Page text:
The Argentine Ministry of Security and the DHS also signed an agreement to augment protection measures on board airplanes. Meanwhile, the U.S. Treasury Department’s Financial Crimes Enforcement Network signed a memorandum of understanding with Argentina’s Financial Information Unit to intensify cooperation against money laundering and terrorist financing.

“The United States will also assist Argentine efforts to reduce drug demand, train Argentine officials at the International Law Enforcement Academy, arrange study tours to the United States for Argentine officials, and provide training by the Drug Enforcement Administration and the Federal Bureau of Investigation (FBI),” the White House wrote in a brief. “The FBI will also help Argentina’s Ministry of Security establish a nationwide network of Intelligence Fusion Centers to detect and disrupt terrorism and organized crime.”

In May, the U.S. Department of Defense will hold its first Bilateral Working Group with the Armed Forces of Argentina since 2009. The schedule includes peacekeeping efforts, disaster planning and response, and cooperation in defense of the Western Hemisphere, according to the White House.

Argentine Minister of Defense Julio Martínez stated that President Obama’s visit marks the beginning of a new era for the two countries. “It is our fondest wish that the U.S. president’s visit go as smoothly as possible, and that it be just the beginning of a new stage in the relationship between our countries,” Minister Martínez said on March 22nd, while overseeing the Air Force Defense System at the El Palomar Air Wing.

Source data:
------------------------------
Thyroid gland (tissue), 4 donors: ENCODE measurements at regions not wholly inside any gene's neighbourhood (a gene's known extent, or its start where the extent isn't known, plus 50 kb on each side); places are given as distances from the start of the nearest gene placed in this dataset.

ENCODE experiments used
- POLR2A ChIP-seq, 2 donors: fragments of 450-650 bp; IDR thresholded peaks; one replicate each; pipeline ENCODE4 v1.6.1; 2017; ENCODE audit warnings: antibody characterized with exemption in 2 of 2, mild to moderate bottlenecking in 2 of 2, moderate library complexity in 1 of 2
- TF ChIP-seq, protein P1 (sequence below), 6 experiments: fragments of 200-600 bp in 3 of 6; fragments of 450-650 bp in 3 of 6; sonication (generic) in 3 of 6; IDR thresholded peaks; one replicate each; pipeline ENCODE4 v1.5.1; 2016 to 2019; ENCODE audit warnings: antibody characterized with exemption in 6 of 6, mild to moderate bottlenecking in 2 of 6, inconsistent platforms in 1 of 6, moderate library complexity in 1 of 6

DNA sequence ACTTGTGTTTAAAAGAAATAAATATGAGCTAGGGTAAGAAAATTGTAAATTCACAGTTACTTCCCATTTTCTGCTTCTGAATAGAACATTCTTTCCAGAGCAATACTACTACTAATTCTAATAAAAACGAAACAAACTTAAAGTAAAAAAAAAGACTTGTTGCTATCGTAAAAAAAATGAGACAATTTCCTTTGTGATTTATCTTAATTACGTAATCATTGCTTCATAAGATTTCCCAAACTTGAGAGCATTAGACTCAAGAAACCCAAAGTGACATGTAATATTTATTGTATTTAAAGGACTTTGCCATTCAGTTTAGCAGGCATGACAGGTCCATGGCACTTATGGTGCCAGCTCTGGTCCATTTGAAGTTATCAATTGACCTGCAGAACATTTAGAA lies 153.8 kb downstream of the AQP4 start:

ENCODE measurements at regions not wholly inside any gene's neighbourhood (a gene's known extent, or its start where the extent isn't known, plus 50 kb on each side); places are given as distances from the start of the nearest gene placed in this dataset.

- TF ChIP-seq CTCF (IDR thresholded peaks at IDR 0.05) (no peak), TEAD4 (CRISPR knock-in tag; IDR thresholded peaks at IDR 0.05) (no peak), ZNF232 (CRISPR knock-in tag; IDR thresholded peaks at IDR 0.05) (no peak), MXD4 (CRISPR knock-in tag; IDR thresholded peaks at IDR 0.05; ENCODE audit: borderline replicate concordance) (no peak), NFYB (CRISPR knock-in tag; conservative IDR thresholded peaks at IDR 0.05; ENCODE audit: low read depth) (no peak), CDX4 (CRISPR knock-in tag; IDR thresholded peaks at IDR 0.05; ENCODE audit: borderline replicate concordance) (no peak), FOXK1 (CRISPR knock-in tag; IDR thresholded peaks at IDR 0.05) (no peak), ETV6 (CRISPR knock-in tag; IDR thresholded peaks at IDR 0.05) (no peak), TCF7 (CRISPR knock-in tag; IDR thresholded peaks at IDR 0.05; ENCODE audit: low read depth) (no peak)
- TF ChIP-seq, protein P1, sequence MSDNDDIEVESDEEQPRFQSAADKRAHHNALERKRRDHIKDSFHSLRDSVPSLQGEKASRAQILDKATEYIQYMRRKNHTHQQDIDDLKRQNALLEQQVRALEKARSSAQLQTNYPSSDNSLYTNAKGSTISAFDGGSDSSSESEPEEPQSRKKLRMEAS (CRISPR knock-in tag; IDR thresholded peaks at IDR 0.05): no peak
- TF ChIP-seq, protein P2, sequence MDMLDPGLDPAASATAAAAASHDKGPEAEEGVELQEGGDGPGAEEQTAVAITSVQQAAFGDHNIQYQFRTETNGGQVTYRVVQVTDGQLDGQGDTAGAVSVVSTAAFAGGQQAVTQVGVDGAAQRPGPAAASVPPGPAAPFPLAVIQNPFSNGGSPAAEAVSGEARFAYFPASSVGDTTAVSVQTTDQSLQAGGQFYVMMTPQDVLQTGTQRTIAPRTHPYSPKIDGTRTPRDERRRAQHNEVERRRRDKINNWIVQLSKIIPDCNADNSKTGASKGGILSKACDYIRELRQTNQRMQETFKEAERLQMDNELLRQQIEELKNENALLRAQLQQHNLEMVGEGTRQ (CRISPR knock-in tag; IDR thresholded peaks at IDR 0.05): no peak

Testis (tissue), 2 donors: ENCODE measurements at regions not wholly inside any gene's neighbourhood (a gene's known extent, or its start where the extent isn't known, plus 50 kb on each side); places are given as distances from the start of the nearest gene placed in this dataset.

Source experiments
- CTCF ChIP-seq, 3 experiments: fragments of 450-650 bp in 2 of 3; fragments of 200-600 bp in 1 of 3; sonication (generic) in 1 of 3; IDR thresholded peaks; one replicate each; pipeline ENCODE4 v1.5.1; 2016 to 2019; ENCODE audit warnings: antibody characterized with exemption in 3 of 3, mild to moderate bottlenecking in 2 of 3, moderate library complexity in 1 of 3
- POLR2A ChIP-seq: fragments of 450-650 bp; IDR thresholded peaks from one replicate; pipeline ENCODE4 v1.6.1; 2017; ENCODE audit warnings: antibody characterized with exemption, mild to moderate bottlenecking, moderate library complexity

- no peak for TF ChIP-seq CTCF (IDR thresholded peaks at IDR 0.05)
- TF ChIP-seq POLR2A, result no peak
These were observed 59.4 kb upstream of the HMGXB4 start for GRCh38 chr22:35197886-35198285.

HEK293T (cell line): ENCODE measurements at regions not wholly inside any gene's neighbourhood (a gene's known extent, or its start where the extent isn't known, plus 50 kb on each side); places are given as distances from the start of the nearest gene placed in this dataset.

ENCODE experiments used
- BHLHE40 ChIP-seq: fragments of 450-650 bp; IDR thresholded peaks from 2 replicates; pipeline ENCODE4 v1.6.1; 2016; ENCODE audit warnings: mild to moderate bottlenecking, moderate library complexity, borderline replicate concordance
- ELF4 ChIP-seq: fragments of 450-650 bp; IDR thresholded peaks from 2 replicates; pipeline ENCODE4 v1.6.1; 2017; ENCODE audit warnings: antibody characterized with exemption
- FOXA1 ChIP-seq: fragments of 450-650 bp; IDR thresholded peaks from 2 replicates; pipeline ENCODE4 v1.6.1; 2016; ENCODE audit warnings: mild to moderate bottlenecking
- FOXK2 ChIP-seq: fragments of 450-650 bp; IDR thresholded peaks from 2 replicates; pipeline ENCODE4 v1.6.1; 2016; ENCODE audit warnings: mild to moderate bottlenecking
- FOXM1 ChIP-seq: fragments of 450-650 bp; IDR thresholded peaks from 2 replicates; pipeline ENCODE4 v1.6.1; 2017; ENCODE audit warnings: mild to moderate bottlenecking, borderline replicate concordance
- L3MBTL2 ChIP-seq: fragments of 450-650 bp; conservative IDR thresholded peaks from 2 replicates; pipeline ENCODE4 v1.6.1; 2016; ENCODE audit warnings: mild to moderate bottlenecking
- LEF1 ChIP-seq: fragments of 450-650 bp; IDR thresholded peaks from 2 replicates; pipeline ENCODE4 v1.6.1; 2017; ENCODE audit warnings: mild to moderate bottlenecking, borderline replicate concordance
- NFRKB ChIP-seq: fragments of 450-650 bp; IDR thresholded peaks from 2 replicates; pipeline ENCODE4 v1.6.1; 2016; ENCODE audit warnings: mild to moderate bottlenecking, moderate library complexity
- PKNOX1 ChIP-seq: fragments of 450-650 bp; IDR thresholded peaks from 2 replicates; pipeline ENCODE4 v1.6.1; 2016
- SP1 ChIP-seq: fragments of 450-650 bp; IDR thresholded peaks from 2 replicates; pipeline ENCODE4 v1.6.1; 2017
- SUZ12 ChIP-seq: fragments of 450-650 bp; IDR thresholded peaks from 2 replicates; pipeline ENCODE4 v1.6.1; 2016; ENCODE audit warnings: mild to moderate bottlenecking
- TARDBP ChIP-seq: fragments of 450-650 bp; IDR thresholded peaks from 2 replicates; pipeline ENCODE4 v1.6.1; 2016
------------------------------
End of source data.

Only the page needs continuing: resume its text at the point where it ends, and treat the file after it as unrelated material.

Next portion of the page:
Speaking to civil society

After a press conference at the Casa Rosada, President Obama went to the Buenos Aires Metropolitan Cathedral, where he paid his respects to General José de San Martín – considered the prime leader of the southern part of South America’s successful struggle for independence from the Spanish Empire – and also visited a mural honoring Holocaust victims. Later, First Lady Michelle Obama gave a speech about the “Let Girls Learn” program – a U.S. government initiative to provide young women with access to education – to young women at the Metropolitan Design Center in the district of Barracas.